PAIAIOLOGINA: Palaiologina, our fourth hymnographer, is chronologically the last and most obscure. A nun connected with the imperial dynasty, she lived in Thessalonika during the 14th century, five hundred years after Theodosia, Thekla and Kassia. No hymn of hers has yet come to light. Palaiologina's first name is not recorded. Nor do we know whether she was an imperial princess by birth or by marriage. She died sometime before 1387.
This tantalizingly little information about this princess comes from a single source, the 15th century historian Grigorious Sphrantzes (1401-1477). A courtier and diplomat, the historian faithfully served the last three emperors: Manuel II, Palaiologos (1391-1425), John VIII (1425-1448), and Constantine XI, who died a martyr on the tragic Tuesday of May 29, 1453.
Writing on Corfu in his old age, Sphrantzes interrupts his history of the fall of Byzantium to pay tribute to "the most holy Thomais" his godmother. When Thomais was a young girl, her guardian, the sister of Neilos Cabasilas, Archbishop of Thessalonike, had brought her from Constantinople to Thessalonike, which at that time was the second city of the empire. There, Sphrantzes writes, the guardian and her ward "lived in the Convent of Saint Theodora with Palaiologina, a virtuous and learned lady about whom I often heard high praises from our memorable emperor Lord Manuel." Manuel II Palaiologos had known our Palaiologina during one of the two periods when he had been governor of Thessalonike (1369-1373) and (1383-1387), before he ascended the throne in 1391. Years later the aged monarch, who had himself written hymns, reminisced about his hymnwriting kinswoman to his young attendant Sphrantzes.
The historian credits Palaiologina and the archbishop's sister with teaching his revered godmother "virtue and literature." This Sphrantzes must have learned from Thomais herself. On the death of her two teachers, Thomais and another nun inherited all their possessions. After the capture of Thessalonike by the Turks in 1387, Thomais returned to Constantinople.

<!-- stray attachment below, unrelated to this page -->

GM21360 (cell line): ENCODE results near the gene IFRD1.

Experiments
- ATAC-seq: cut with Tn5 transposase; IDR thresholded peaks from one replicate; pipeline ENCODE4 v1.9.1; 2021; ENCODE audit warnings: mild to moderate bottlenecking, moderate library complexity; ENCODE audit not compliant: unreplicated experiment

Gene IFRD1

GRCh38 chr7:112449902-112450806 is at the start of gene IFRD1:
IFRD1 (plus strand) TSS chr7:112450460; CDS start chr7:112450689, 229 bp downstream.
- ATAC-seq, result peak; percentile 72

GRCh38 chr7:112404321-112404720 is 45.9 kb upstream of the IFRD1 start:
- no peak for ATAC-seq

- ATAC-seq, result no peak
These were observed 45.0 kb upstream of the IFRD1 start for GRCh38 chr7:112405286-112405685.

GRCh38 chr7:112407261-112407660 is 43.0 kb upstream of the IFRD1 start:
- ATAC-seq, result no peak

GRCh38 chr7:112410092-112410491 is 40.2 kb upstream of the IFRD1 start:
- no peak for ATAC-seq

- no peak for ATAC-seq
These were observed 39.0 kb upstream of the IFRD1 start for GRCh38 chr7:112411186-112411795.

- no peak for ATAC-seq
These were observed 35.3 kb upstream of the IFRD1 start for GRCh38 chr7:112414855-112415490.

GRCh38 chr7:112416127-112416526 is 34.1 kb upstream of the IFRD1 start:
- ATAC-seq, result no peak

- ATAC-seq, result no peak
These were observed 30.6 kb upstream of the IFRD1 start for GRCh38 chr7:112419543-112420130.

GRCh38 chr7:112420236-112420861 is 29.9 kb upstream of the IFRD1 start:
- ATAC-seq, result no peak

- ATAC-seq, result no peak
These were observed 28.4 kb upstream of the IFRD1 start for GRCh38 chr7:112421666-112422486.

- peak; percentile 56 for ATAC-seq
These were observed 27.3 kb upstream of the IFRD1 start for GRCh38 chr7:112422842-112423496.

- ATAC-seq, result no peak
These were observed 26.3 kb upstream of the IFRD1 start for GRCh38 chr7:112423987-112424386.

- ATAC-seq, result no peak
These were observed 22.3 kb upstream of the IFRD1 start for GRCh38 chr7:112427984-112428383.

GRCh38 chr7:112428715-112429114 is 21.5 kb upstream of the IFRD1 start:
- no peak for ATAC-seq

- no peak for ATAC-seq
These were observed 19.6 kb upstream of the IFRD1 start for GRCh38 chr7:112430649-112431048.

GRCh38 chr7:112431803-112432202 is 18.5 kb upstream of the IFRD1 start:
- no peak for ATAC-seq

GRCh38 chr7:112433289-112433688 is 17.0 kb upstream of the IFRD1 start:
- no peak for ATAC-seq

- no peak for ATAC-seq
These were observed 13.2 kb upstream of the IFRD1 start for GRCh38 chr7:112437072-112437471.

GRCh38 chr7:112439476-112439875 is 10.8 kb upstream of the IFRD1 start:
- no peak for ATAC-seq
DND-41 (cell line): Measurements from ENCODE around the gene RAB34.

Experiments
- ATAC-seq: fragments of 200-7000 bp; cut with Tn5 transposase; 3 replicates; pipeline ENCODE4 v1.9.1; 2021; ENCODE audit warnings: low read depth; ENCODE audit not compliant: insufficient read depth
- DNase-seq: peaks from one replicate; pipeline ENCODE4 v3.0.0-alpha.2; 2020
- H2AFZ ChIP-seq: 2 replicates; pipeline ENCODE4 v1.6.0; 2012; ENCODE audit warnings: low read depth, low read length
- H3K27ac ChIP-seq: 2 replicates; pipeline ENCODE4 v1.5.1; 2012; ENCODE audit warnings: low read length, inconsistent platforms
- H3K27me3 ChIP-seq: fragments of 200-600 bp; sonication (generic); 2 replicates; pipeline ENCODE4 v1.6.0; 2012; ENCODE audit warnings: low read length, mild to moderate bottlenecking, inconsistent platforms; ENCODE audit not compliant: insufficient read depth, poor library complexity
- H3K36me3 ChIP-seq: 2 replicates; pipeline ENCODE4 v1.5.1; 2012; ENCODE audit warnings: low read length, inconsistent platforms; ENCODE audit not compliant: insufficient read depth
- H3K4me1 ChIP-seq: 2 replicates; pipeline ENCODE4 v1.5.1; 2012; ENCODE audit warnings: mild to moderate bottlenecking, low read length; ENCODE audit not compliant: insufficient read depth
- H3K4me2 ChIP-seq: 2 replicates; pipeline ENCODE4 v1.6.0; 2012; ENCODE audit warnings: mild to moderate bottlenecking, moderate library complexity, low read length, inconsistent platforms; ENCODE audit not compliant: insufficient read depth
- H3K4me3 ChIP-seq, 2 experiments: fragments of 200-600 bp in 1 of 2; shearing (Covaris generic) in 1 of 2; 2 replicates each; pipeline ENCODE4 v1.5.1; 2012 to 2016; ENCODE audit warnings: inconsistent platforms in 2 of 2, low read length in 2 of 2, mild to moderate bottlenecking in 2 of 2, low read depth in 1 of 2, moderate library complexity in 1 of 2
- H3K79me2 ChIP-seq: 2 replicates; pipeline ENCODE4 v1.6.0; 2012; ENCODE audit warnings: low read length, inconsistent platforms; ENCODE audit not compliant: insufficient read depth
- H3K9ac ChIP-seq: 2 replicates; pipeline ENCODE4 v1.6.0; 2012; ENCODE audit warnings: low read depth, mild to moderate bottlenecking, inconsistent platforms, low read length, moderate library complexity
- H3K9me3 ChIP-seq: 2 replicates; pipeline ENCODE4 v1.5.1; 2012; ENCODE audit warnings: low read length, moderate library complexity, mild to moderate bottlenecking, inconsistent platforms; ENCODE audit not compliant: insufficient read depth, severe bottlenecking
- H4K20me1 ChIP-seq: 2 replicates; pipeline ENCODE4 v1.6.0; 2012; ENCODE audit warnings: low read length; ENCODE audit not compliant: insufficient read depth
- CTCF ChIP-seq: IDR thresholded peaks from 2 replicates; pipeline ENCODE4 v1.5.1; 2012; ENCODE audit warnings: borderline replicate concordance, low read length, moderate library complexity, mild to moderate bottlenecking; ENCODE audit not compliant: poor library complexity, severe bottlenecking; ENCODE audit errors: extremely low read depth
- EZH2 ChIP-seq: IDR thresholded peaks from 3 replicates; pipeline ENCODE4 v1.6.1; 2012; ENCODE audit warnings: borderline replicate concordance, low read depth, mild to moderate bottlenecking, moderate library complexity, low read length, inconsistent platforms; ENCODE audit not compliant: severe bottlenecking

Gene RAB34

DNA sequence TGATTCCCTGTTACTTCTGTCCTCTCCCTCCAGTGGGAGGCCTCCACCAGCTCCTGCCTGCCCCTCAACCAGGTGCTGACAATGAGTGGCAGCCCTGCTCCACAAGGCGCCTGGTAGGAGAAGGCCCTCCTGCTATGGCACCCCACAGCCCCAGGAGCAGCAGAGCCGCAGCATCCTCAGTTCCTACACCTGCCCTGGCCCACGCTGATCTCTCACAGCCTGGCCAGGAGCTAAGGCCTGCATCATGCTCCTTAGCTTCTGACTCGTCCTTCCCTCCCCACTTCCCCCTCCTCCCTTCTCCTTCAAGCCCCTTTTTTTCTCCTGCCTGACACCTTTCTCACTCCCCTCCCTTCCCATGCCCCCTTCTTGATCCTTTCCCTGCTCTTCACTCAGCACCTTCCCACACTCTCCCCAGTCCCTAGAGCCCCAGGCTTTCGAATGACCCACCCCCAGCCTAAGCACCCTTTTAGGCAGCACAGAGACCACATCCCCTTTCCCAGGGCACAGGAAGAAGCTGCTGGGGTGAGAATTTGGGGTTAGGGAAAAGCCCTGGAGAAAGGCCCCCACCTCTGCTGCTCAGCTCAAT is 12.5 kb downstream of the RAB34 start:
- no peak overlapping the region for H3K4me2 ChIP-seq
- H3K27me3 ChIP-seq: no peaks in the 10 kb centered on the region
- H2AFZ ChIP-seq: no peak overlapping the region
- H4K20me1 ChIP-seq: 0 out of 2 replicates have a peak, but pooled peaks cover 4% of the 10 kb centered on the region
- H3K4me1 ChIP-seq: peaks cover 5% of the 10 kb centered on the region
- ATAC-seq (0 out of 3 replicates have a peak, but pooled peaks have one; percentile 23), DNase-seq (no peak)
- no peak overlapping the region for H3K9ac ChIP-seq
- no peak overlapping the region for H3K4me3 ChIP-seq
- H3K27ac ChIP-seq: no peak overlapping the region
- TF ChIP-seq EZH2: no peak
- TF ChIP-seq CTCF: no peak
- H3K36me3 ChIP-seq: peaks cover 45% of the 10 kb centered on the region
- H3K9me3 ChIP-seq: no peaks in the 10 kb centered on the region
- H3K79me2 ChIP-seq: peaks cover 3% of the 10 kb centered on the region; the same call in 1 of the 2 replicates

Sphrantzes himself knew at first hand the hymns of Palaiologina, "I read her compositions, many hymns to Saint Demetrios and Saint Theodora and to other saints as well." Thus he informs us that Palaiologina wrote hymns for the two most popular saints of Thessalonike, the city's tutelary patron and the ascetic ninth-century nun for whom Palaiologina's convent was named. Somewhere, perhaps in the palatine library of Manuel II Palaiologos, Sphrantzes had in his youth seen a manuscript containing Palaiologina's now lost hymns.
From nostalgic recollections of his youth in the days before the empire fell, Sphrantzes bequeathed to the history of Greek letters and hymnography the name of Palaiologina, a pious, learned and virtuous Byzantine princess who wrote hymns in the 14th century. Thanks to him we know that during Byzantium's last century the company of its hymnwriters included a woman.
With Palaiologina we have come almost to the end of Byzantium. We have also reached the end of our list of women hymnographers and the finishing line of this essay. But one final word is in order—a composite profile of Theodosia, Thekla, Kassiane and Palaiologina, a quartet of Byzantine women. They belonged to the sex that did not enjoy equality and freedom. But as members of the elite and aristocratic social class and as women religious they transcended the restrictions and limitations imposed on their sex. They were pious and purposeful, as well as talented, intelligent and educated. Their monastic vocation enabled them to pursue holiness and at the same time to fulfill their leitourgia as sacred poets. Theodosia, Thekla, Kassiane and Palaiologina, women hymnographers of Byzantium, deserve recognition and honor in the history of Greek letters.